From: Russell Hind (rhind_at_[hidden])
Date: 2003-08-04 12:38:12
E. Gladyshev wrote:
> Thanks for taking a look at the problem. IMO,
> distributing objects between inlines and DLL functions
> is not a very good idea. The classic example is:
It can cause problems but if you are aware of it, then you can work
around it quite easily. Part of the reason in speed. Some code can be
inlined to optimise things for release builds. This is a good thing IMHO.
Also, some libraries are wholly or partly template based so they can't
go completely in a .lib yet. I'm sure there are other reasons that
other people could fill you in on.
> IMHO, boost needs to get rid of any possibility of
> this to happen. Why does boost::signal() need a
> DLL/LIB in the first place? Would not be just the .h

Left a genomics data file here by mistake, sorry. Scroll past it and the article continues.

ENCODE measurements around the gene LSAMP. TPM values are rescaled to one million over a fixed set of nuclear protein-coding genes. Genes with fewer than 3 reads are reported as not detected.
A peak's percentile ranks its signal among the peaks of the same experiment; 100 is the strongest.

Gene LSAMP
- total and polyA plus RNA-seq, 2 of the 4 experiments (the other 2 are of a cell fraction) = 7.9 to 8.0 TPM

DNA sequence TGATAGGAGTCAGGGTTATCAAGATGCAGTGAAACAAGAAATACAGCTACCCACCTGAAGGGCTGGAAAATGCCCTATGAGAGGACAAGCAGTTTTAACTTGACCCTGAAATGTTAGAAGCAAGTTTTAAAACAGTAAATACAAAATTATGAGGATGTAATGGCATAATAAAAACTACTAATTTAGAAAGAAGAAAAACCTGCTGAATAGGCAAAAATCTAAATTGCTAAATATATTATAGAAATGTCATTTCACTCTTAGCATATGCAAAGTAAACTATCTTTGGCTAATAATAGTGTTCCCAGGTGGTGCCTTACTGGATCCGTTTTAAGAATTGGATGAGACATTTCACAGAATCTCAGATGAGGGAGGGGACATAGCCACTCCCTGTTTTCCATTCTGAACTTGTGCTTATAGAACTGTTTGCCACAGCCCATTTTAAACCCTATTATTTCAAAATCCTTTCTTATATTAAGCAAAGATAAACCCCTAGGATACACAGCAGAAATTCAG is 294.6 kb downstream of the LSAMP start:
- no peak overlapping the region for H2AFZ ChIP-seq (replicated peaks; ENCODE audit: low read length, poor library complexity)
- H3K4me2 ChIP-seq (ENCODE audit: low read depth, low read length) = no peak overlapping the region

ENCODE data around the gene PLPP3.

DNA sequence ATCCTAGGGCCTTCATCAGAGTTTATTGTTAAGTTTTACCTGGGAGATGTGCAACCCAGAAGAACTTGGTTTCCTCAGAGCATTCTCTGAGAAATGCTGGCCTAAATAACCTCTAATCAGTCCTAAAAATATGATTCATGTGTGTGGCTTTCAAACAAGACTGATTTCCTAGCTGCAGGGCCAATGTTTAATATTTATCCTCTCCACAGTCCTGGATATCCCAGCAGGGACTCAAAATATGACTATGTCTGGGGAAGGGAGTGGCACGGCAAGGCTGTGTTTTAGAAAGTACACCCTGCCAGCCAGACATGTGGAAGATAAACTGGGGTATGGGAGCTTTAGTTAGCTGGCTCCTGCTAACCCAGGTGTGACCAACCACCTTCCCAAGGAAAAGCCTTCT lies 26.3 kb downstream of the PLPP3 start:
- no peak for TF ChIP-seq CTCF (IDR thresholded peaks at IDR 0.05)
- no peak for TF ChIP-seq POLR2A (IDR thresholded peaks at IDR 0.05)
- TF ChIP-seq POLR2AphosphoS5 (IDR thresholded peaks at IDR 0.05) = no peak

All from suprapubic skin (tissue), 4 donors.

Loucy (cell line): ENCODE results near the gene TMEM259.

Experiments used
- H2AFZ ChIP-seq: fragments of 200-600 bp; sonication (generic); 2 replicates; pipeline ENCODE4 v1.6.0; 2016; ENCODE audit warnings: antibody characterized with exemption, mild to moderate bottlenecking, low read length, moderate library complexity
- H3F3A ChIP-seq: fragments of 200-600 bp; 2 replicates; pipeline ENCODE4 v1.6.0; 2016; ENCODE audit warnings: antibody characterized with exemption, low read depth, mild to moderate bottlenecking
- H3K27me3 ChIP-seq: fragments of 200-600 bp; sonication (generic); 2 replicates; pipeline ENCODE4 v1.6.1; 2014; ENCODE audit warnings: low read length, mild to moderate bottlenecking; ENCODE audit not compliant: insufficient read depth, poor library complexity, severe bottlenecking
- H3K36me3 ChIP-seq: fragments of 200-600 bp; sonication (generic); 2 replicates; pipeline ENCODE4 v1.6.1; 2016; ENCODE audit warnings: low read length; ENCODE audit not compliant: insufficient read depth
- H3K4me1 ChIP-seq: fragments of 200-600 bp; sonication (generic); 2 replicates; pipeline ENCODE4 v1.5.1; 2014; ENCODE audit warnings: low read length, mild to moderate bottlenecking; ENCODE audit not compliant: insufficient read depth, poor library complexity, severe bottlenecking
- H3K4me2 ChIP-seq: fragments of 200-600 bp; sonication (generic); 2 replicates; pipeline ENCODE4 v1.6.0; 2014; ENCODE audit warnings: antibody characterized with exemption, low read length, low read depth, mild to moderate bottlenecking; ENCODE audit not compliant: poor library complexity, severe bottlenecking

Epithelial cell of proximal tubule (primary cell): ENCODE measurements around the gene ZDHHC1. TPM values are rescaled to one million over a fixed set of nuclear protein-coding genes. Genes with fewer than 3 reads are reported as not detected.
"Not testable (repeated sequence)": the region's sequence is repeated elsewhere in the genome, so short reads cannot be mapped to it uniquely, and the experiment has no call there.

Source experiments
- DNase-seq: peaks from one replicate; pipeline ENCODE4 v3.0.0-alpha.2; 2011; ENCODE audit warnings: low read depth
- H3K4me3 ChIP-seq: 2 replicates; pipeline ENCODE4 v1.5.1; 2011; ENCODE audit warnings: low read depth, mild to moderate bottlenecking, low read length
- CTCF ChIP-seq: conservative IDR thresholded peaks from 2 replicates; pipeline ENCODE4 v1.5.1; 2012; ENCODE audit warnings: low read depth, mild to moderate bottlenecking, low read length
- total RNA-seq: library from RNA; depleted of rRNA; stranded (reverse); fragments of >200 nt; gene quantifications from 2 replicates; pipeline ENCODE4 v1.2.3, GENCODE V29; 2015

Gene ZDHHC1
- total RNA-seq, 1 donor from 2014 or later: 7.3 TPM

> file enough?
It could be put in a .h, but there is a lot of code in the library and
it makes sense to have it built as a .lib. Perhaps another solution
would be for all the inlined code in the header to be moved into the
.lib at a loss of performance.
I would just prefer a solution mentioned above where the libs built by
boost have different name endings for debug/release multi/single threaded.
But this isn't the whole problem. The other problem is compiler options
and such for the structures in the header files. For example, data
alignment. boost builds with alignment of 8 for Borland by default. If
your app uses another alignment option (we used to use 4 for historic
reasons) then when you accessed objects returned from the dll, you would
access the wrong offsets for the members because the boost headers don't
force options such as this around there structures. I have created a
duplicate set of headers for the parts of boost that I use that force
compiler options using a #pragma push, then include the boost header,
then pop those compiler options. I only ever include my wrappers so
that I don't get caught by this and am free to use whatever compiler
options I wish for the rest of the project.
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